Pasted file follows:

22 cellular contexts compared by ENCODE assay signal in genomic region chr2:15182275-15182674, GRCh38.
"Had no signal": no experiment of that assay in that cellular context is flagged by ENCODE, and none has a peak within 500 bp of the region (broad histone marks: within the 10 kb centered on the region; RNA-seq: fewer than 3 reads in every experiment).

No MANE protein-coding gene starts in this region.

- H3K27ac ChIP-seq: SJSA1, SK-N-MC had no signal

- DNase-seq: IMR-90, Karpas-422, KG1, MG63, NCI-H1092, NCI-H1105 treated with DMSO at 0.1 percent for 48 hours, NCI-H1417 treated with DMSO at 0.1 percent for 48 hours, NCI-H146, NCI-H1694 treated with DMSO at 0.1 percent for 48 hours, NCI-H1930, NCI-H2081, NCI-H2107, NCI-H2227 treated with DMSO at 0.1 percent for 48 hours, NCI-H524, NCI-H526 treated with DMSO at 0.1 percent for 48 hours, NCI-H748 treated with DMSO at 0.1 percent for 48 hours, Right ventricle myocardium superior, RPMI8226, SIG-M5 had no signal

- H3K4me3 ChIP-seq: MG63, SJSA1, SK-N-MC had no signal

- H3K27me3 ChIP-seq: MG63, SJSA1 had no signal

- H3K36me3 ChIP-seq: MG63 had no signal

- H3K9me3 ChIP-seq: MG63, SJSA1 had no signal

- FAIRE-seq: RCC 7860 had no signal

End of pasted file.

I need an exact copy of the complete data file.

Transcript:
22 cellular contexts compared by ENCODE assay signal in genomic region chr2:15182275-15182674, GRCh38.
"Had no signal": no experiment of that assay in that cellular context is flagged by ENCODE, and none has a peak within 500 bp of the region (broad histone marks: within the 10 kb centered on the region; RNA-seq: fewer than 3 reads in every experiment).

No MANE protein-coding gene starts in this region.

- H3K27ac ChIP-seq: SJSA1, SK-N-MC had no signal

- DNase-seq: IMR-90, Karpas-422, KG1, MG63, NCI-H1092, NCI-H1105 treated with DMSO at 0.1 percent for 48 hours, NCI-H1417 treated with DMSO at 0.1 percent for 48 hours, NCI-H146, NCI-H1694 treated with DMSO at 0.1 percent for 48 hours, NCI-H1930, NCI-H2081, NCI-H2107, NCI-H2227 treated with DMSO at 0.1 percent for 48 hours, NCI-H524, NCI-H526 treated with DMSO at 0.1 percent for 48 hours, NCI-H748 treated with DMSO at 0.1 percent for 48 hours, Right ventricle myocardium superior, RPMI8226, SIG-M5 had no signal

- H3K4me3 ChIP-seq: MG63, SJSA1, SK-N-MC had no signal

- H3K27me3 ChIP-seq: MG63, SJSA1 had no signal

- H3K36me3 ChIP-seq: MG63 had no signal

- H3K9me3 ChIP-seq: MG63, SJSA1 had no signal

- FAIRE-seq: RCC 7860 had no signal